" I suggest you head down to the library, ask Fox for a dictionary and look up the word 'amputate'. I don't want you going around cutting off my limbs just because they look funny. Tell me that you are sure there is something seriously wrong with that branch, and I will consider allowing you to continue. Until then, I will not consent."

"Are you afraid it is going to hurt?"

"I do not feel pain anymore." answered the tree, "The closest human sensation I could use to describe it is a feeling of stress."

"Then why not let me remove the branch?"

"Because I am tired of being treated as nothing more then a plant. I was, and still am, a human being. Even if it is only in spirit and not in body. Do you know that I do not have many friends? Besides you, very few people will stop in to talk with me. Even those that I have known for years avoid me now. People rush through here, ignoring the fact that this little stone yard is my home. Not even a 'hello' or a 'good day' from most of them. I am ignored, treated as a piece of the scenery, an aesthetic decoration, not a living, thinking being."

"Laracin, what does this have to do with my wanting to prune a branch?"

"Everything. If I were still human, would you cut off an arm or a leg just because you saw an unusual mark upon it? No, I think not. You would try to identify the cause of it before removing a limb. Why am I any different?"

"Because," I answered, choosing my next words carefully, "you are a tree. If you were still entirely a man, or even an animal, then someone more knowledgable then I would be treating you. Chlorosis can be caused by many things, my friend. Some of them are minor, but it can also be a sign of something dangerous. I cannot determine the cause, so I do not know if it is serious or not. If it is serious and spreads out of the branch, then there will be very little I could do to stop it. I need to remove it now to insure it cannot get worse."

I waited for Laracin to consider what I had just said. In the time that I had known him, I had never seen him make a rash decision, and I hardly expected him to give me an immediate answer. While I waited, I began to clean up my tools, placing them back in their places in the satchel. The only tool I left out was the pruning pole, leaning untouched against the bricks, awaiting his final decision.

"Do it."

"Are you sure?" I asked.

"Yes. I was being foolish. You say it needs to be done. I can trust that, so do it." confirmed Laracin, speaking quickly.

With a nod, I reached down and retrieved the pole from its resting place. Gripping the pole in my two left hands and the cord in my right, I began to slide the cutting head through Laracin's crown. With a bit of maneuvering, I managed to get the yellow branch between the two blades. A pull on the cord and the blades came together, severing the offending branch from Laracin's body. A quick twist of the pole's head pushed the cut branch away from the tree, allowing it to fall to the ground unhindered by his other branches.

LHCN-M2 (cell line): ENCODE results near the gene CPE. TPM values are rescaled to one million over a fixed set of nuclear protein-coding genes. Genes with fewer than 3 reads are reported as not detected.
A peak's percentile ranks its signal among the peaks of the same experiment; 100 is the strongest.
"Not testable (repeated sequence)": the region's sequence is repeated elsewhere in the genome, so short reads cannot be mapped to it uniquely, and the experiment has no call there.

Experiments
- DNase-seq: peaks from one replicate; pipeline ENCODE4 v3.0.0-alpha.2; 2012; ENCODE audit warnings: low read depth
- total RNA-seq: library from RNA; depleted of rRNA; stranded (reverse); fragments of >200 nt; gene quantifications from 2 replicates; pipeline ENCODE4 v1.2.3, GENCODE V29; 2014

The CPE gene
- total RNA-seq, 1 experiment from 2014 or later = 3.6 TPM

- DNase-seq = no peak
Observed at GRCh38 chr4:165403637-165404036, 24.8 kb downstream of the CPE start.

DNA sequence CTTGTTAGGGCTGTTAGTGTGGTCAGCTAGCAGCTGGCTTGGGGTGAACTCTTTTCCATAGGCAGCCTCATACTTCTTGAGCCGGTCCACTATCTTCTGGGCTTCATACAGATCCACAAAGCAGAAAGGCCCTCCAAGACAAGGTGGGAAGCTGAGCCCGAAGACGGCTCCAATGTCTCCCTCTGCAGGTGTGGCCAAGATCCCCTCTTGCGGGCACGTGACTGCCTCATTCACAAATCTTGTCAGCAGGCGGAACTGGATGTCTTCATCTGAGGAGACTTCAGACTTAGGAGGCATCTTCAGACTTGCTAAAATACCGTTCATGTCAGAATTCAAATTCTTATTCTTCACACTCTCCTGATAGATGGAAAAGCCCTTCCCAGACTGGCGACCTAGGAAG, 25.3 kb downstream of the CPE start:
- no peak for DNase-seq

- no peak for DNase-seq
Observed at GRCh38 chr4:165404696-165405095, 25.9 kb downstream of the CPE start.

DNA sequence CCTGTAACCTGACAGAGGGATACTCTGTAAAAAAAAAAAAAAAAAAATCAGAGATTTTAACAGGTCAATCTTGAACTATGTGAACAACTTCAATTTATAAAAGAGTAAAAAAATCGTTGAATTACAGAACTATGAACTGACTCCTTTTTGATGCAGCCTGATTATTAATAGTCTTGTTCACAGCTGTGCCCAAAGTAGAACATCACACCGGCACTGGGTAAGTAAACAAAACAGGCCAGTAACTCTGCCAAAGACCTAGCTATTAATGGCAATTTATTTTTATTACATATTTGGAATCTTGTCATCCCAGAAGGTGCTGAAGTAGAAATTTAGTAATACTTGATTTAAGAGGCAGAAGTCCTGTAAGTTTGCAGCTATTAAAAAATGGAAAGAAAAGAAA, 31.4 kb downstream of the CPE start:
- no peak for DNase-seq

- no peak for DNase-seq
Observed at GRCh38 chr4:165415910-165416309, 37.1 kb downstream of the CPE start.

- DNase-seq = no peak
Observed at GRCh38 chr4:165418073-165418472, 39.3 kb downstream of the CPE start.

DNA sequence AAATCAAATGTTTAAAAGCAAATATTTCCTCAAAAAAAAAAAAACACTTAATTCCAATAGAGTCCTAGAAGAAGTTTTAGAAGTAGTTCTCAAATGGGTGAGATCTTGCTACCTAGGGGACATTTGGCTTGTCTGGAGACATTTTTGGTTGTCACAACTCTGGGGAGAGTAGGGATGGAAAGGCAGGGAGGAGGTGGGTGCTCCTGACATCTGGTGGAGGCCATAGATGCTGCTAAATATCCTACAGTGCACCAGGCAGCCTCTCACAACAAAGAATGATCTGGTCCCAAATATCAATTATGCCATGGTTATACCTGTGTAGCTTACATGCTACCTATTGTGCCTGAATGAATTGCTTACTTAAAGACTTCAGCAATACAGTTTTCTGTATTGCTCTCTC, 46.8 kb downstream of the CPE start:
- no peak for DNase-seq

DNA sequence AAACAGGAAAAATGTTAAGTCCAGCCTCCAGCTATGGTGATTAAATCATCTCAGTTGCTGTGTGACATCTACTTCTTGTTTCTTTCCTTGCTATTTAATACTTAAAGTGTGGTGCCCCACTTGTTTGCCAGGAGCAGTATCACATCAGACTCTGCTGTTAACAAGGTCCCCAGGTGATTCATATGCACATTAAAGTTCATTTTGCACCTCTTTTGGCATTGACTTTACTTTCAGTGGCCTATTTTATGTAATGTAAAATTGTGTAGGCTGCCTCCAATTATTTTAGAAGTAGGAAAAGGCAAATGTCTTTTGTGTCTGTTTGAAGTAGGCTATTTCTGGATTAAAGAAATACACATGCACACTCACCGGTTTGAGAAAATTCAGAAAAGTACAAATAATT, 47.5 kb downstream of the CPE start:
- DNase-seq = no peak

"There. That wasn't so bad, was it?" I said, as I retrieved the branch.

"I guess not." was Laracin's uncertain response. "What now?"

"Other then keeping a close eye on you to make sure it hasn't spread, there isn't much to do, but later on we're going to have a little talk about this little self-esteem problem you seem to be having."

Getting no response, I left the xylo-morph to his silent contemplations and made my way back to my workshop. Dropping the satchel of tools into its customary corner, I walked over to one of the less cluttered work tables and placed the yellowed branch next to a bunch of other stuff I was in the process of getting around to.

Looking around at the clutter that seemed to cover all of the available flat space in the room, I began to reorganize some of the piles. Papers, books, dirt, various plant parts and other such stuff found their way into their proper places. While putting a stack of pressed plant samples back into their drawer, a tag on the cupboard beside it caught my eye.

It was the cupboard where I had been storing various samples and notes that I had collected from Laracin over the years. The drawers held cones, branches, needles and any other material I could find that had fallen from my friend. There was even a small core sample of his wood, the only time that Laracin had allowed me to cut something from him for anything other then medical reasons. I had spent a good deal of time looking at the samples, and if I had not have known they had come from Laracin, I would have never been able to tell that they had come from anything other then a genuine tamarack.

Sliding the paper label from its holder, I took it over to my writing table. I once again read the words I had written on the card when I started my little collection all those years ago. At first, the words seemed innocent enough, a simple label with Laracin's name and a short description; 'Tamarack (Larch) / Human Hybrid'.

Picking up a pen from the desk, I neatly scratched out the old description and wrote in a new one; 'Human / Tamarack (Larch) Hybrid'.

If was a subtle difference, but once I felt would mean the world to my friend. After all semantics could be everything.